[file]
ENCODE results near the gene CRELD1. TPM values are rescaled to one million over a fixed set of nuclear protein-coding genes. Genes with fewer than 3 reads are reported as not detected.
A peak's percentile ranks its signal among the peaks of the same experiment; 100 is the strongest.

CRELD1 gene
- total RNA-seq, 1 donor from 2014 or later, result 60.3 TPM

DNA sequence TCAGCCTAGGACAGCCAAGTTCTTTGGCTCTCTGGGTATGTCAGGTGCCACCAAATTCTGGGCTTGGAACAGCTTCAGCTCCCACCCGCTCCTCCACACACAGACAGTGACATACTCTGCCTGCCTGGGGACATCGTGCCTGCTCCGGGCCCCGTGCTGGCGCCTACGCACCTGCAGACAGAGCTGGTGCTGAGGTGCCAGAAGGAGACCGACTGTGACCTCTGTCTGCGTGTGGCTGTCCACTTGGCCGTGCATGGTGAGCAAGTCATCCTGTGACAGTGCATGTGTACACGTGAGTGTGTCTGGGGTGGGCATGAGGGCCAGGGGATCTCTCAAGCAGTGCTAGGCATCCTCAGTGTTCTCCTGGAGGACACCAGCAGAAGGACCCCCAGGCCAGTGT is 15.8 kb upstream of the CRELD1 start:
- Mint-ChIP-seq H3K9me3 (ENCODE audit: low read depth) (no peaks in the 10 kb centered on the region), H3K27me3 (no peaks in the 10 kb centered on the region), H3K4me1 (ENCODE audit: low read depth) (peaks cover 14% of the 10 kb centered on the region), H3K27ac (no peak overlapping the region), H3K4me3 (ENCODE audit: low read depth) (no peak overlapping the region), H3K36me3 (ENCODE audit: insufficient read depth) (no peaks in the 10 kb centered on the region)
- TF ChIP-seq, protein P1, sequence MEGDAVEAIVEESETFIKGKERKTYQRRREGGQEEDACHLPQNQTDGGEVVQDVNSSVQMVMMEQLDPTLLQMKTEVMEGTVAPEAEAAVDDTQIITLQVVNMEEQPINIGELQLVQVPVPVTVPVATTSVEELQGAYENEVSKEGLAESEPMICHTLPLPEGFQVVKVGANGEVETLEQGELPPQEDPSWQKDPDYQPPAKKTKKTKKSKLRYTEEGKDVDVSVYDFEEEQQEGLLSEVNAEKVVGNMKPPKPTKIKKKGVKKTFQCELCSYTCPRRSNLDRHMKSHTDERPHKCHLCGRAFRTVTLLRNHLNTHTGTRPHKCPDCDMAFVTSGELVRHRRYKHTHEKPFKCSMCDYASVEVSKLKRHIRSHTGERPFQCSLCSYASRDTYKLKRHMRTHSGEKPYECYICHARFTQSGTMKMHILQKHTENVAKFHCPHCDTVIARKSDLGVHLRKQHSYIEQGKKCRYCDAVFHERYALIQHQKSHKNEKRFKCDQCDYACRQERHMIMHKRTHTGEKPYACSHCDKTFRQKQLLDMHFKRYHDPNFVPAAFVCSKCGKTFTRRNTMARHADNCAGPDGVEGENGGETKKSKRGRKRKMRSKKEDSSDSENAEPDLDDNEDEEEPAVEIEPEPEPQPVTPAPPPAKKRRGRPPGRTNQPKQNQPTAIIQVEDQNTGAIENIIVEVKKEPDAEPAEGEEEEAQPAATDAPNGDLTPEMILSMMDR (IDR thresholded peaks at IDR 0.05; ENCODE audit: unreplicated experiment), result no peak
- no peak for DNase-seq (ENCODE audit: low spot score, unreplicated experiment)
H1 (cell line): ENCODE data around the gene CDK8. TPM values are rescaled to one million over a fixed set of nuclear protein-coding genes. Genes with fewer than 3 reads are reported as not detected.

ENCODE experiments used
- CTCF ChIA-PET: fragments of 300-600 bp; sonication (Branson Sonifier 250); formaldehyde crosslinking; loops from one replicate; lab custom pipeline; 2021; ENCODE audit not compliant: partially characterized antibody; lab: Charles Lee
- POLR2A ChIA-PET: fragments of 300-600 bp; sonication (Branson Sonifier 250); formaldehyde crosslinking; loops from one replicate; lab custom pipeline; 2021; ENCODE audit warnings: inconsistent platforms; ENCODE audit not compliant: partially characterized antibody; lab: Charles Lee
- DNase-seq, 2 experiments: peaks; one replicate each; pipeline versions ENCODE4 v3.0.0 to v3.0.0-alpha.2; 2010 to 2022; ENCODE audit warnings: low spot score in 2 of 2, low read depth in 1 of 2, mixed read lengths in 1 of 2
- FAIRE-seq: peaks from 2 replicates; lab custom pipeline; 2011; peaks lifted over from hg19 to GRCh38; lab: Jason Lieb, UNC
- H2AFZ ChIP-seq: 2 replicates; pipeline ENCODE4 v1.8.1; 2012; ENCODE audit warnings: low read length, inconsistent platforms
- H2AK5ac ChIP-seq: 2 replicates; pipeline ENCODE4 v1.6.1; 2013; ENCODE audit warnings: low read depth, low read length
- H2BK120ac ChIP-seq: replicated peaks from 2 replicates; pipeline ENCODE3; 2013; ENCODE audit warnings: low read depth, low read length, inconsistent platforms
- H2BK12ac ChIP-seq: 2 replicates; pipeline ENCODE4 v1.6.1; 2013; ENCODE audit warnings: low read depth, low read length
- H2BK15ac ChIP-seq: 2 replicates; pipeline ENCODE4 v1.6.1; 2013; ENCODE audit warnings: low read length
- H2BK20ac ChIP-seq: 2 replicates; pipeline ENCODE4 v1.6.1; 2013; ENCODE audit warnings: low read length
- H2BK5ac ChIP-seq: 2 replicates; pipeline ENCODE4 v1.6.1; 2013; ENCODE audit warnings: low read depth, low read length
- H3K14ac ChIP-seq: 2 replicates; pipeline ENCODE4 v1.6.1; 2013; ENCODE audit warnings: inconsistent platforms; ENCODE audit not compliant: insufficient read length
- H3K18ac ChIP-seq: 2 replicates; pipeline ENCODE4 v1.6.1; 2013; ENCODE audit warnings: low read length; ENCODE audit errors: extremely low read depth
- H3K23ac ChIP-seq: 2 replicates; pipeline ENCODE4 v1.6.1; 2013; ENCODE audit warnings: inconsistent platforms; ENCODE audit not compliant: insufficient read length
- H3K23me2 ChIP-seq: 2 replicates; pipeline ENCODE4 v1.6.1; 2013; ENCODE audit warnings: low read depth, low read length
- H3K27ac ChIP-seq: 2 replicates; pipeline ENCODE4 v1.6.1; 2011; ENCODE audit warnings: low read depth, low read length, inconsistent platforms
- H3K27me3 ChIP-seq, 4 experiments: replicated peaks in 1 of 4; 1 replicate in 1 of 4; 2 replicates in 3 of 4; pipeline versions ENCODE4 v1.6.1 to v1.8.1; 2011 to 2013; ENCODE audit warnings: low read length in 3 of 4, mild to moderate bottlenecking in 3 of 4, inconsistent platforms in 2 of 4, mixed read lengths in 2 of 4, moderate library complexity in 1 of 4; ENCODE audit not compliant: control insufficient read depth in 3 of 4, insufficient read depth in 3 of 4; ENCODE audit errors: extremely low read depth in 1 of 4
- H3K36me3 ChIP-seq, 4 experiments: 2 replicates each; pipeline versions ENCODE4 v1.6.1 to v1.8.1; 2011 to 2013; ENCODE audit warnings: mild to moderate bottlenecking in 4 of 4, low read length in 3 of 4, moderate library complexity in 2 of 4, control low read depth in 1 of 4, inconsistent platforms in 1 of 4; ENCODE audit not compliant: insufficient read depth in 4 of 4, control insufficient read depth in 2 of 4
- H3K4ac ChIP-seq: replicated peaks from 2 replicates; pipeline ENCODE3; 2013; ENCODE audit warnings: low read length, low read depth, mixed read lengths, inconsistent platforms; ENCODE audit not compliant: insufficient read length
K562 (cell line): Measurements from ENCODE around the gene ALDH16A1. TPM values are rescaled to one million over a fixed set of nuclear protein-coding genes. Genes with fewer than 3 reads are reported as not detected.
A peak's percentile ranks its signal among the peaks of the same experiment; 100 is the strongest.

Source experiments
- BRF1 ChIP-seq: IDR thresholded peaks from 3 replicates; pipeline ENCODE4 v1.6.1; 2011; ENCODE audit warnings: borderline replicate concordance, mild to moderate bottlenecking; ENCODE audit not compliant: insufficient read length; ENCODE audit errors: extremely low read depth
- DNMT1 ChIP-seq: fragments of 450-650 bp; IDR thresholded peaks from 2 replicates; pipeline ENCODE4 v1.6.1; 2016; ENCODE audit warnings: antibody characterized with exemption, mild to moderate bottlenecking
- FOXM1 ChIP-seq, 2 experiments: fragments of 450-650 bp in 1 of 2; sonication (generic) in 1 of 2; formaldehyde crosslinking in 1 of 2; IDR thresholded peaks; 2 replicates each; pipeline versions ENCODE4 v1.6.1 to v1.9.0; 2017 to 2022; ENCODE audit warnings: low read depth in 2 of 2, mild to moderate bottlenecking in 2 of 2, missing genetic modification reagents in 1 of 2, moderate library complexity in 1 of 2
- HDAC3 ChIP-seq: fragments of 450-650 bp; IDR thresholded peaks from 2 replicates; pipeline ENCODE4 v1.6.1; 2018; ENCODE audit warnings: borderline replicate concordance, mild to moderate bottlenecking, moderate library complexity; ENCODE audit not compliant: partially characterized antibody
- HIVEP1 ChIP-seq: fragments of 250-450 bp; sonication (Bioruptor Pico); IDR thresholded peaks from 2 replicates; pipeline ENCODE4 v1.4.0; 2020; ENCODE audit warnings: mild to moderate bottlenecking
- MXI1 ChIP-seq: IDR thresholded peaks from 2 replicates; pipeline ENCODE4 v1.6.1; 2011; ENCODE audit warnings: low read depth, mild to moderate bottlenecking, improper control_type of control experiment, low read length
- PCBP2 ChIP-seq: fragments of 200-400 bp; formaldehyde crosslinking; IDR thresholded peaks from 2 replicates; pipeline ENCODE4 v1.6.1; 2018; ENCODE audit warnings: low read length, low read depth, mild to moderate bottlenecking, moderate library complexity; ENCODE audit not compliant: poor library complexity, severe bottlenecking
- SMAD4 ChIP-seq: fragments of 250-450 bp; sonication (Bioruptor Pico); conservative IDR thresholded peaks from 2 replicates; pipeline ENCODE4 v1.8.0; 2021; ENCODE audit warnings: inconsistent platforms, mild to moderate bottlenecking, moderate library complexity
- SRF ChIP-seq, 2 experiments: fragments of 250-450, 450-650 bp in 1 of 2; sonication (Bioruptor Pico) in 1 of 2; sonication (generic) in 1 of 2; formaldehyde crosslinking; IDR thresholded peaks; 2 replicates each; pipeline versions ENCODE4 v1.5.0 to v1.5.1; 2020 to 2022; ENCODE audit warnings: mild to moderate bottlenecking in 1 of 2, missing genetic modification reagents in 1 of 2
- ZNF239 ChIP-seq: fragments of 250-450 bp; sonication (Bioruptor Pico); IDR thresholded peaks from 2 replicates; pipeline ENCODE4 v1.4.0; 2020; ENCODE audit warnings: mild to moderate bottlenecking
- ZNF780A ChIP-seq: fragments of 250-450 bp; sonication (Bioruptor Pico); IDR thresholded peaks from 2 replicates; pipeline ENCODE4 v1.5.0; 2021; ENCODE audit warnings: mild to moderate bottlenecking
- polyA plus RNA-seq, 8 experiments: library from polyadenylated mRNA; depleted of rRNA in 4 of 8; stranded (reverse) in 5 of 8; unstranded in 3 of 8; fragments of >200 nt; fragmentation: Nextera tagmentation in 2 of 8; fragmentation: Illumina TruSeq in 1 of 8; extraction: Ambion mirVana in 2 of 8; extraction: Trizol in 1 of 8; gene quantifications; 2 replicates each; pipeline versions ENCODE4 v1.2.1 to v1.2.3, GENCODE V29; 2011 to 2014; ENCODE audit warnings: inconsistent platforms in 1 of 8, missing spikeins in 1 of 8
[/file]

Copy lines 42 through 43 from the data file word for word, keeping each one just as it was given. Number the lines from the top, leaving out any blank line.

- ZNF239 ChIP-seq: fragments of 250-450 bp; sonication (Bioruptor Pico); IDR thresholded peaks from 2 replicates; pipeline ENCODE4 v1.4.0; 2020; ENCODE audit warnings: mild to moderate bottlenecking
- ZNF780A ChIP-seq: fragments of 250-450 bp; sonication (Bioruptor Pico); IDR thresholded peaks from 2 replicates; pipeline ENCODE4 v1.5.0; 2021; ENCODE audit warnings: mild to moderate bottlenecking